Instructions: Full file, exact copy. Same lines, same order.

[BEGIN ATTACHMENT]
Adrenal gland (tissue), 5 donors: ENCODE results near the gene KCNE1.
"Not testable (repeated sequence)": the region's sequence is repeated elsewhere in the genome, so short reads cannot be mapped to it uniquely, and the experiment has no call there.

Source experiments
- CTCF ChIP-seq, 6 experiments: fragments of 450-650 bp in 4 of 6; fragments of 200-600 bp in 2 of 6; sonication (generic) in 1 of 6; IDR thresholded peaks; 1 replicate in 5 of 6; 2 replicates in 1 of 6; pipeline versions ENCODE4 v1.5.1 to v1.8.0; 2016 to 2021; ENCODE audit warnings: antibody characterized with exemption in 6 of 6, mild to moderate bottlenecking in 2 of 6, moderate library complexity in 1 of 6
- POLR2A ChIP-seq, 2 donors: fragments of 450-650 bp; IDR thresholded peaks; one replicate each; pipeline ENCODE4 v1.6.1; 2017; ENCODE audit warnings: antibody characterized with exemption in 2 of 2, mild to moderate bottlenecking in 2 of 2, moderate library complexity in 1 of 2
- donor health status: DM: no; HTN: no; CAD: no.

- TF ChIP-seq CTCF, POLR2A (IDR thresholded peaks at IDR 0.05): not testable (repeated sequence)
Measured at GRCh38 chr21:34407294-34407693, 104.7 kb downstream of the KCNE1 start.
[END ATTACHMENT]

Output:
Adrenal gland (tissue), 5 donors: ENCODE results near the gene KCNE1.
"Not testable (repeated sequence)": the region's sequence is repeated elsewhere in the genome, so short reads cannot be mapped to it uniquely, and the experiment has no call there.

Source experiments
- CTCF ChIP-seq, 6 experiments: fragments of 450-650 bp in 4 of 6; fragments of 200-600 bp in 2 of 6; sonication (generic) in 1 of 6; IDR thresholded peaks; 1 replicate in 5 of 6; 2 replicates in 1 of 6; pipeline versions ENCODE4 v1.5.1 to v1.8.0; 2016 to 2021; ENCODE audit warnings: antibody characterized with exemption in 6 of 6, mild to moderate bottlenecking in 2 of 6, moderate library complexity in 1 of 6
- POLR2A ChIP-seq, 2 donors: fragments of 450-650 bp; IDR thresholded peaks; one replicate each; pipeline ENCODE4 v1.6.1; 2017; ENCODE audit warnings: antibody characterized with exemption in 2 of 2, mild to moderate bottlenecking in 2 of 2, moderate library complexity in 1 of 2
- donor health status: DM: no; HTN: no; CAD: no.

- TF ChIP-seq CTCF, POLR2A (IDR thresholded peaks at IDR 0.05): not testable (repeated sequence)
Measured at GRCh38 chr21:34407294-34407693, 104.7 kb downstream of the KCNE1 start.